As I chatted with the nice-but-too-late rug shopper, I happened to look up and there, draped across the wall, was the perfect gift for my niece: a white-background blanket/bedspread with traditional "dolls" in a variety of pastel colors, so that no matter how many times she changes her mind about her favorite color, it's likely to be in that blanket. (At five, she's a little old for a baby blanket, but she loved the one I sent her little brother a couple months ago, so her mother and I decided that a "big girl" blanket would be an appropriate Christmas gift.) So, again: there, draped across the wall, was the perfect gift for my niece. But then, right before my horrified eyes, one of the sales attendants pulled it down and handed it to a couple of women. Drats, foiled again! But, wait, they were handing it back . . . there is yet hope. As the other would-be buyers walked away, I approached the sales attendant and asked how much the blanket cost. A bit more than I had planned to spend . . . nuts. However, there is still hope--I spy three more blankets hanging on a rack. First check: the price. Yes, definitely much more reasonable. I am told these are cheaper because they're baby blankets. That's okay, a baby blanket makes a great big-girl throw. But there's a problem . . . three problems, actually. One is almost all baby boy blue. It's very pretty, but it's not a color I've seen my niece get excited over, and . . . well, it just doesn't look like my niece. The other two, I just don't like. It was the shapes on them. Just not pretty. My eye kept going back to the pastel pinks, purples, yellows, greens, and blues now hanging back over the wall. Yes, it's more than I planned to spend. Yes, it's a bit bigger than I intended--I actually had intended on more of a baby blanket size. But it's just so . . . right. So I bought it. Hopefully she'll like it.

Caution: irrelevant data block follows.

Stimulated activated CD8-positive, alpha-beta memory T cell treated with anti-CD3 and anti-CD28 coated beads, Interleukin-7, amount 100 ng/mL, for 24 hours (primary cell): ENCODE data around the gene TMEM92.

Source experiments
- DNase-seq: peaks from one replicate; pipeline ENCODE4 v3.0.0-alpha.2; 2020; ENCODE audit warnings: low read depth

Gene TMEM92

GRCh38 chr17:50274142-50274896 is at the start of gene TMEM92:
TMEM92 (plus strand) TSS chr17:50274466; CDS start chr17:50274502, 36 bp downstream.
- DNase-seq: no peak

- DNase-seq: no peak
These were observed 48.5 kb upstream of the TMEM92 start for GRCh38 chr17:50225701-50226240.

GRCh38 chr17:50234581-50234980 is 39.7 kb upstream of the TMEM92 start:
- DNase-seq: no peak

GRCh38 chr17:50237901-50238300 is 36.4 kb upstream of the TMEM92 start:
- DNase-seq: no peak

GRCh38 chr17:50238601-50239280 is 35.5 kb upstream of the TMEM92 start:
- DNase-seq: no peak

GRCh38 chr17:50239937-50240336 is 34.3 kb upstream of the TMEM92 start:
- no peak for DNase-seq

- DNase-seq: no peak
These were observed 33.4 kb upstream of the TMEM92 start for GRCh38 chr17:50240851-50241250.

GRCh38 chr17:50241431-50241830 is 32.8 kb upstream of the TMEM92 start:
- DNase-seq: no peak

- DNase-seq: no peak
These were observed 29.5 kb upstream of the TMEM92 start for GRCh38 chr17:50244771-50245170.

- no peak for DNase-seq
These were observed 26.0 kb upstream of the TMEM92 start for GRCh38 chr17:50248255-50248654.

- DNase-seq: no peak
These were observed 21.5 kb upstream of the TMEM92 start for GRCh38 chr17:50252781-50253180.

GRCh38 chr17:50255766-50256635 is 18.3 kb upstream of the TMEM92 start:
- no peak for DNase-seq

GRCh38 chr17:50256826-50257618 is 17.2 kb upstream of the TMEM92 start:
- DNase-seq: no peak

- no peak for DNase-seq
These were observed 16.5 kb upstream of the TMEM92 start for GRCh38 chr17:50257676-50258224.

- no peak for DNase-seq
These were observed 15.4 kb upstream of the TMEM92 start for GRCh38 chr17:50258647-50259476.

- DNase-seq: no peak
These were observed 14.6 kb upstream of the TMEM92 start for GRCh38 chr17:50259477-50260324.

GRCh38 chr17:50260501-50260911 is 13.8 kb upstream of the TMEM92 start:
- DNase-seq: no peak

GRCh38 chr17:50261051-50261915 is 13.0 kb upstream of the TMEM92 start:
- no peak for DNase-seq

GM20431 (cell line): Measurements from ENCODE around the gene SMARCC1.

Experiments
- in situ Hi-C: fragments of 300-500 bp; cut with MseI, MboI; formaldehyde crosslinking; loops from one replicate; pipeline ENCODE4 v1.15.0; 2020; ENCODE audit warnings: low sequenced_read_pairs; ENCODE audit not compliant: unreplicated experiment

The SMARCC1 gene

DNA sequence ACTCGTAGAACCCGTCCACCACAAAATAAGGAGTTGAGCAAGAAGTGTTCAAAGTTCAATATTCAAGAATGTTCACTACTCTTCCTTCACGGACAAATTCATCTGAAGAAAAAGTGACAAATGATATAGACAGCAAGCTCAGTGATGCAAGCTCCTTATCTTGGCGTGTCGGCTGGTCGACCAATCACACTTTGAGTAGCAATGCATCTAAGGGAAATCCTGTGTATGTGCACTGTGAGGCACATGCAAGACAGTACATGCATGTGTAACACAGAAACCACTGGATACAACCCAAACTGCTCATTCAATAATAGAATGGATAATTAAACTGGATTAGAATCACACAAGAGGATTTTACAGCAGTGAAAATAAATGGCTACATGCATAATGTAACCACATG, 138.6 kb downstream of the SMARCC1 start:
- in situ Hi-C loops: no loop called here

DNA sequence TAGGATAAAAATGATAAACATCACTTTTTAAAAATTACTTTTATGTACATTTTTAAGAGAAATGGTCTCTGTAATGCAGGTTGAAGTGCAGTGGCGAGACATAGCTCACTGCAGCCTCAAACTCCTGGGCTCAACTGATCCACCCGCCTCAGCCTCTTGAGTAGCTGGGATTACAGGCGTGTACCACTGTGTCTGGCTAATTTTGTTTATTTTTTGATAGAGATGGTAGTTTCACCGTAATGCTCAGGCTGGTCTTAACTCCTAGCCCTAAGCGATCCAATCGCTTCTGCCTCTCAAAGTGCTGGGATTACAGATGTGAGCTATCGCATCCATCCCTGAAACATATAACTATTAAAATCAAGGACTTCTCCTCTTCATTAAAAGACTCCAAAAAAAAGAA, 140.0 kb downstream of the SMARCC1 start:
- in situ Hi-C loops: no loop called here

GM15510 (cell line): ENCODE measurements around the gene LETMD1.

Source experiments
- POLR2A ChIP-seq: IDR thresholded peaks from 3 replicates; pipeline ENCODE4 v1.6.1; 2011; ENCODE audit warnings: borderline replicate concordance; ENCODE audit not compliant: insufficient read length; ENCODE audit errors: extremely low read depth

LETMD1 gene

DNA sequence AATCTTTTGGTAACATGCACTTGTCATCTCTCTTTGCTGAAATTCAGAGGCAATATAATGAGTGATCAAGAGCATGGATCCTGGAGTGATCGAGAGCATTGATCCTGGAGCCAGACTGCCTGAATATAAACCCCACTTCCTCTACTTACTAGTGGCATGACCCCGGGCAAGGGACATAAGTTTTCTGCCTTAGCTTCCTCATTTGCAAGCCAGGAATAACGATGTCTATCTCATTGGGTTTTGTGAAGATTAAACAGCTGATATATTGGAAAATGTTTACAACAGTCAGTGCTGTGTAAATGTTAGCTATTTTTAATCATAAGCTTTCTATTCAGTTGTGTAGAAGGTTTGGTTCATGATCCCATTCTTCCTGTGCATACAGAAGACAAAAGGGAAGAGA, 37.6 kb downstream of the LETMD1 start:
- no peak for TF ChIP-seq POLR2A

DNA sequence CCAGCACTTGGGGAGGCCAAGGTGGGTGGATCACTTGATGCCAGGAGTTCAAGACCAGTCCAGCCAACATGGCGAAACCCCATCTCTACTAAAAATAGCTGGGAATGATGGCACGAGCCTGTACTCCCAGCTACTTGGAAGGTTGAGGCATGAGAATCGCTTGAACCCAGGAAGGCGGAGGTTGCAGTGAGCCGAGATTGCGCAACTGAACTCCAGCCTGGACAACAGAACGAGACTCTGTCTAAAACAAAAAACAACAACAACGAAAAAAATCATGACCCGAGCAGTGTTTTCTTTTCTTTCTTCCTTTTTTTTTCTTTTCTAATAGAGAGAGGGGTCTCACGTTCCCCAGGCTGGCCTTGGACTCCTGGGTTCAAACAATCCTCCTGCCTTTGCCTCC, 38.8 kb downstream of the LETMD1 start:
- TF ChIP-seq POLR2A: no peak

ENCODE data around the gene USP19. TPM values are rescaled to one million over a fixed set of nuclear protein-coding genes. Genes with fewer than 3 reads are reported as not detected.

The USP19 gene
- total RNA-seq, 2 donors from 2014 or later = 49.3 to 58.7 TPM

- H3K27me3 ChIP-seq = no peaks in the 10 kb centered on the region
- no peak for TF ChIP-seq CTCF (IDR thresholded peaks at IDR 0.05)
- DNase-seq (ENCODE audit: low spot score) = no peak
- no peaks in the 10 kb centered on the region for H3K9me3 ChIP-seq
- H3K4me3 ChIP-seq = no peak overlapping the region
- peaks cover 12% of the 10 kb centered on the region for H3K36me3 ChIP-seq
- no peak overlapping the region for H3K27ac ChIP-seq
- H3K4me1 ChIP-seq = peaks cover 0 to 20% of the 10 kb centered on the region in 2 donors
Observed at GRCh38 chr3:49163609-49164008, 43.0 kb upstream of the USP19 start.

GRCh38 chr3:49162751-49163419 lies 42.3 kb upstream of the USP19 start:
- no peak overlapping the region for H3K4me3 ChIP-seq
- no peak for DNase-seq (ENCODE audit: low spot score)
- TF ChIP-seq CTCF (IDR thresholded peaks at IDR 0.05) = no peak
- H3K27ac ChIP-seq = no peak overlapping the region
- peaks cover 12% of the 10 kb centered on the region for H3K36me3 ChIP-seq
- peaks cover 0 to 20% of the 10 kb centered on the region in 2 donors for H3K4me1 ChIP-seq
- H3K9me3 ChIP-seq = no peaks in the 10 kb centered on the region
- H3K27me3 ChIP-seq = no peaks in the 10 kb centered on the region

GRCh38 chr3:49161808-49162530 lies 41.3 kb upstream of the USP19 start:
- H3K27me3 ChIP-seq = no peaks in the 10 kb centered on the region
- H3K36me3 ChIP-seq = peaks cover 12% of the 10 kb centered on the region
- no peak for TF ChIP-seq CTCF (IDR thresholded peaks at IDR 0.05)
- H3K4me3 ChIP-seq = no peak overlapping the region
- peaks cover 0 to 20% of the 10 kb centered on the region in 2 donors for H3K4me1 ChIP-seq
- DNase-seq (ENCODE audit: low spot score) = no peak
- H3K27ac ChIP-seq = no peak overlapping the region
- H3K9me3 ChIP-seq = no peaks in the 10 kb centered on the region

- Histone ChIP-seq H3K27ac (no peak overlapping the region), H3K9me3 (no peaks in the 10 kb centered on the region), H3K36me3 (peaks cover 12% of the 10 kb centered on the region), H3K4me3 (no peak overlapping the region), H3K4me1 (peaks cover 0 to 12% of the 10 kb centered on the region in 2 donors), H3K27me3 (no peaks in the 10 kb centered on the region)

With my three major goals accomplished--even with the negative results on the one mission--I just browsed through the rest of the stalls. I found a few more things to buy: some baby puzzles, handmade by handicapped people, for my youngest nephew; a carved wooden train with an engine car, a caboose, and two regular cars for another nephew; and an insulated canvas water bottle carrier with a shoulder strap for me. Then it was time to go in for the meeting.
I had a good time. I met some new women while waiting for things to get started, and we kidded around about how much of an old-timer I am; I've been here a whole month longer than one of them, who's been here a whole month longer than the other. I chatted with some ladies from my life group and some more from my Captivating (by John and Stasi Eldredge) study, which just started last week. I also chatted with the editor of the Maadi Messenger, who will be using some of my blog entries as magazine articles in coming months. I was amazed at the difference one short month can make! Just last month, I knew only two or three people there, and I was a bit shy about introducing myself. This month, I knew several people and felt no hesitation in introducing myself to more. I even remember two of their names! (Major accomplishment for someone with as bad a memory for names as mine.)